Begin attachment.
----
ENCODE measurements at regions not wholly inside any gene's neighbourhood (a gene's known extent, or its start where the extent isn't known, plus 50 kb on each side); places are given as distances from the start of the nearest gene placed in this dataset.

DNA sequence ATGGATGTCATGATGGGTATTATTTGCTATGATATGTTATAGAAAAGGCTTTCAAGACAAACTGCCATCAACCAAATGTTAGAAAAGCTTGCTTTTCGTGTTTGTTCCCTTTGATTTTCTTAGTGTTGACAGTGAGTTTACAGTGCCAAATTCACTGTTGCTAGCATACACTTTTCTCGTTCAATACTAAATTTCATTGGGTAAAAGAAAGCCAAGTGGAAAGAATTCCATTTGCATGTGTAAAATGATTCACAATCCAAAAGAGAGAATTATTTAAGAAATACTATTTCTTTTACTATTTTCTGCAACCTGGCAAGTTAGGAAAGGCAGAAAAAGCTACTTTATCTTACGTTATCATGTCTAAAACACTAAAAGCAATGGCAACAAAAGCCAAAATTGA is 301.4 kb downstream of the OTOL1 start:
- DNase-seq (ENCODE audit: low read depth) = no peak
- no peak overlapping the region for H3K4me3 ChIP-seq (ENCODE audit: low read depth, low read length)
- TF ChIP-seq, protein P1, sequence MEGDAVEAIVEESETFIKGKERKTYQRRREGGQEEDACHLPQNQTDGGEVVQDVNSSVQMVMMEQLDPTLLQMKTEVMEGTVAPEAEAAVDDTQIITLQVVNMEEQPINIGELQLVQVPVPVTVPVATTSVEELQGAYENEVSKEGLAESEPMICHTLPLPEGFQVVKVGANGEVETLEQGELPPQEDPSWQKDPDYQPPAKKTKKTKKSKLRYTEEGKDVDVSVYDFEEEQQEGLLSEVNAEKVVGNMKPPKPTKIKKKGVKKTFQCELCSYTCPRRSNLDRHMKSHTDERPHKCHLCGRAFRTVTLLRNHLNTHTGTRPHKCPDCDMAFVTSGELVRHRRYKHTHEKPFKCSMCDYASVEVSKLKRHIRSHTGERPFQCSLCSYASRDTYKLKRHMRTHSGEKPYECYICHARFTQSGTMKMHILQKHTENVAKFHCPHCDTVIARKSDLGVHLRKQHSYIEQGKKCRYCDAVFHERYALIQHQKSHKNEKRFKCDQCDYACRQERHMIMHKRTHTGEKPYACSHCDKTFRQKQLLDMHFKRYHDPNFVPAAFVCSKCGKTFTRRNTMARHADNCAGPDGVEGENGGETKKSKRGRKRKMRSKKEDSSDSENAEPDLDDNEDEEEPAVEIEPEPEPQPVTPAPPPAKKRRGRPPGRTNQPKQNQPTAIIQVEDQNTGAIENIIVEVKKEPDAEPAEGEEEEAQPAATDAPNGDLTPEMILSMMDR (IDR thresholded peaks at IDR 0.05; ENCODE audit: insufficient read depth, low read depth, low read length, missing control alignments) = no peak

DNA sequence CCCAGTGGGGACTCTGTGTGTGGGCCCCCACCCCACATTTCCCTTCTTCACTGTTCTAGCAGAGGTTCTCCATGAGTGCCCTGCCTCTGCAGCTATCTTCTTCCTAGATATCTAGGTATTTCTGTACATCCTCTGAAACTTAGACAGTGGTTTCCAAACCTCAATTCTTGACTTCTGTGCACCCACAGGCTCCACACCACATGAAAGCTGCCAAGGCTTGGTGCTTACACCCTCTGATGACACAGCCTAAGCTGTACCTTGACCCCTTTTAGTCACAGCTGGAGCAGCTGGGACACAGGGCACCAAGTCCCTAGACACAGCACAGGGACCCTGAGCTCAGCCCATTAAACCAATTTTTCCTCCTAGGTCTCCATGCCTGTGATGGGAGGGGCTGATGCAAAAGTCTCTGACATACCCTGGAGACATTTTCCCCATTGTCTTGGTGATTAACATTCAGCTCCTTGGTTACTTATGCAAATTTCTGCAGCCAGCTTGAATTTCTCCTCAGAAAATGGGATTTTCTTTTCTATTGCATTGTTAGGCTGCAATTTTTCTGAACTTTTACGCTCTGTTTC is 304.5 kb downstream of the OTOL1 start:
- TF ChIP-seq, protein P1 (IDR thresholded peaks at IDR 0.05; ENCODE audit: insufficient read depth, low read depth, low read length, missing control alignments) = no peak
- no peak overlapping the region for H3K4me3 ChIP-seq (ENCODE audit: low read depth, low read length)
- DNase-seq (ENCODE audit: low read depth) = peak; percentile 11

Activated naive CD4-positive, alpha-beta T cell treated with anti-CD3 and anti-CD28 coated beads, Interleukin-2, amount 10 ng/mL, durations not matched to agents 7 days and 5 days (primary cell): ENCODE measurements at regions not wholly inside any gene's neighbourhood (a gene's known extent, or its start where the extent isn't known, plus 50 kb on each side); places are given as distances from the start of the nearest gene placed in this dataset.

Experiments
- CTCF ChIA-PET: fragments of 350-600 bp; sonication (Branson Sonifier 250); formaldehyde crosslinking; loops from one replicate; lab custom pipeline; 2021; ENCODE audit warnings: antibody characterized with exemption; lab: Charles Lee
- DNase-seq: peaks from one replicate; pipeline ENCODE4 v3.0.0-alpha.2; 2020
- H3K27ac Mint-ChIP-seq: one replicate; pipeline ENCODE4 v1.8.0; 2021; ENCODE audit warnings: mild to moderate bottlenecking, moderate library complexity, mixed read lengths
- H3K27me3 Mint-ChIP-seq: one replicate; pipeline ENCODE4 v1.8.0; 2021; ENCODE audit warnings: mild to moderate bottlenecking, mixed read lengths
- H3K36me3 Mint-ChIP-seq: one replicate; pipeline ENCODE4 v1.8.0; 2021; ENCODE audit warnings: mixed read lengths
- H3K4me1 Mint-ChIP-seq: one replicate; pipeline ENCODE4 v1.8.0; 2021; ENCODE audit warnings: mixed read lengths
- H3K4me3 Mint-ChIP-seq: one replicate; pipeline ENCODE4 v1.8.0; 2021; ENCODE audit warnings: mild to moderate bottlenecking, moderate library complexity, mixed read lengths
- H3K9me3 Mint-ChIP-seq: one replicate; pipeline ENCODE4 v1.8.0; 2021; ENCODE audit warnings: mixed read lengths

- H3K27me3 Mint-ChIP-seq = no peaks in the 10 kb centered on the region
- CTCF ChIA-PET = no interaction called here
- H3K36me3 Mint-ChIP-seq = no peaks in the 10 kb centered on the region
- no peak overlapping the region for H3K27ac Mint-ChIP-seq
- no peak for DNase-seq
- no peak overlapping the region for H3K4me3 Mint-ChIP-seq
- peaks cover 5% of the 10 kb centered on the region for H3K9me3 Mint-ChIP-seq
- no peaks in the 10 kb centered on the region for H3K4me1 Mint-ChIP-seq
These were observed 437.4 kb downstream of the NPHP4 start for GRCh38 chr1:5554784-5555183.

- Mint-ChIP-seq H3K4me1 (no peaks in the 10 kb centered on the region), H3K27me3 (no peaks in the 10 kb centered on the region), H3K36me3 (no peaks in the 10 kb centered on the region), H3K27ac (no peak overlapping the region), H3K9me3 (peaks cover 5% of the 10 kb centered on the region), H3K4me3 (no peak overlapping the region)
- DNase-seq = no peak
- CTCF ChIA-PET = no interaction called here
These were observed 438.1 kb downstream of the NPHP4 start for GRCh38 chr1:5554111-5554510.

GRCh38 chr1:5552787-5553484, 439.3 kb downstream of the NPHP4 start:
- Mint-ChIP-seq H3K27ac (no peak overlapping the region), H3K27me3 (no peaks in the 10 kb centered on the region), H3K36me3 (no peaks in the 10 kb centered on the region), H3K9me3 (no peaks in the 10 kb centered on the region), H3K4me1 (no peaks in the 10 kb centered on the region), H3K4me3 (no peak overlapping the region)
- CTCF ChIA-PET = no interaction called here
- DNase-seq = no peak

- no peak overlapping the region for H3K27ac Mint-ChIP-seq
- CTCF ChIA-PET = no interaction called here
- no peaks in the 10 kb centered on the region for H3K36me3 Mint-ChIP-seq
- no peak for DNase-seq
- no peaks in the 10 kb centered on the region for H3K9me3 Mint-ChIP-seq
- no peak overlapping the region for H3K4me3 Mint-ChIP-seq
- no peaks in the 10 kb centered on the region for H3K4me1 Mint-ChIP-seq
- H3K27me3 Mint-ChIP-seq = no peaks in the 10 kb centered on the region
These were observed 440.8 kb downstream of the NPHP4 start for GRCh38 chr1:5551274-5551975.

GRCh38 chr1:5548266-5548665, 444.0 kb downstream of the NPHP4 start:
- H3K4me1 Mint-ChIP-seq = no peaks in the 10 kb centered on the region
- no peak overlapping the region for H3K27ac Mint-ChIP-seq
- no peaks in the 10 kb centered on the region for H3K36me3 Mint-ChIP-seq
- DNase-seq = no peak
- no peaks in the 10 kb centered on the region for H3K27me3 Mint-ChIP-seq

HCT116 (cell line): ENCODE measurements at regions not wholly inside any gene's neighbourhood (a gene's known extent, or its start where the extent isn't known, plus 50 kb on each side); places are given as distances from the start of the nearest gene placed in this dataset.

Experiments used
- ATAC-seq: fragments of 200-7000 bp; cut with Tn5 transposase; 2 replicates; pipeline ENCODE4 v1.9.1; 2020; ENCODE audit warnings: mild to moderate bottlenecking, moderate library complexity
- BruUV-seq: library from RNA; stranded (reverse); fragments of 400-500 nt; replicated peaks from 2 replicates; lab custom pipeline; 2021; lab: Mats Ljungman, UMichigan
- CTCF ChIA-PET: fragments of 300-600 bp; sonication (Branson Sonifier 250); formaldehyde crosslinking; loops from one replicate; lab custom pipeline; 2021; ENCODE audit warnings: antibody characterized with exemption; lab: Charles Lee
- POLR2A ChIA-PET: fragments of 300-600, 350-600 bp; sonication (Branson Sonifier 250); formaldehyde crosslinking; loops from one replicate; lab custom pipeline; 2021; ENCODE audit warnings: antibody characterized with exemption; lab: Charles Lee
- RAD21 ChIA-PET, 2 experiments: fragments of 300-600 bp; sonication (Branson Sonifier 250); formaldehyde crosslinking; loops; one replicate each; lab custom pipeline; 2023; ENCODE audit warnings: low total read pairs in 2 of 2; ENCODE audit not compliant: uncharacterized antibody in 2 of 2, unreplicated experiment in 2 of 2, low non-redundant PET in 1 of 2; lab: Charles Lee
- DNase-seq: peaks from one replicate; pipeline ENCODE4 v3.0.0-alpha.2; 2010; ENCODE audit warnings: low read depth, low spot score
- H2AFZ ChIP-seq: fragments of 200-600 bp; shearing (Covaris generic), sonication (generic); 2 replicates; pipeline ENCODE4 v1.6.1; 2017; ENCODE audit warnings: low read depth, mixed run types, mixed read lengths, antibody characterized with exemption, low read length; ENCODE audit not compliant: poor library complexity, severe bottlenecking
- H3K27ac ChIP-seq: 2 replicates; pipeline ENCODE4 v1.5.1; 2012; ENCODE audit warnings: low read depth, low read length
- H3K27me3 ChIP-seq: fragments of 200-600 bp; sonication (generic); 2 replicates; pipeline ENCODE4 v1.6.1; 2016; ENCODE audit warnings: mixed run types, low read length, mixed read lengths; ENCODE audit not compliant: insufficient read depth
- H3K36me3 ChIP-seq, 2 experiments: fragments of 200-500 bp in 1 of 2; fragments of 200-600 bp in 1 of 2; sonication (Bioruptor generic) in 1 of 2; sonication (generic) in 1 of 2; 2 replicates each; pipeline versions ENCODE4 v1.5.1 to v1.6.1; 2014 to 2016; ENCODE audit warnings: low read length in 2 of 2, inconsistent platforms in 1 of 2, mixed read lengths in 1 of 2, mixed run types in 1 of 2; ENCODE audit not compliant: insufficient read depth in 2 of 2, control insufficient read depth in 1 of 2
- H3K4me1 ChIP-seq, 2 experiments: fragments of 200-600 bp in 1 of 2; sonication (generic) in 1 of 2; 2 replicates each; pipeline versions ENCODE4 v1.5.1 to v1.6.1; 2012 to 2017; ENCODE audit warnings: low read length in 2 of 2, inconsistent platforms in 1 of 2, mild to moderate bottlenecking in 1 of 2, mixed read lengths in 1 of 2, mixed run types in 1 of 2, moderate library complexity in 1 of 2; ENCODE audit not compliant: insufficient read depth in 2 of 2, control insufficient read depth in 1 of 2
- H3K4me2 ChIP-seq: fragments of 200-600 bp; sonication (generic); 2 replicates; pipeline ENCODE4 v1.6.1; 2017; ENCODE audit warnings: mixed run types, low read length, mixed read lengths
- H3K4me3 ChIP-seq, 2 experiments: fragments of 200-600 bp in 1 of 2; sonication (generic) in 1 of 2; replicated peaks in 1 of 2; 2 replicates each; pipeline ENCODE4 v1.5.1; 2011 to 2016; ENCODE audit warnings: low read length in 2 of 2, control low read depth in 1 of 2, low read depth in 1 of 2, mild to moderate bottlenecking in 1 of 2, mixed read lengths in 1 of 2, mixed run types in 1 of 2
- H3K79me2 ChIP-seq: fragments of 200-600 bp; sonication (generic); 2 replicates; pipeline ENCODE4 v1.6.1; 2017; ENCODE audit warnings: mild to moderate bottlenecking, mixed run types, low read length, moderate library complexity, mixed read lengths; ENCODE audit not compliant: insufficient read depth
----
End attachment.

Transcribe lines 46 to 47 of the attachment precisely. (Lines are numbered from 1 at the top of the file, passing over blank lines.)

GRCh38 chr1:5548266-5548665, 444.0 kb downstream of the NPHP4 start:
- H3K4me1 Mint-ChIP-seq = no peaks in the 10 kb centered on the region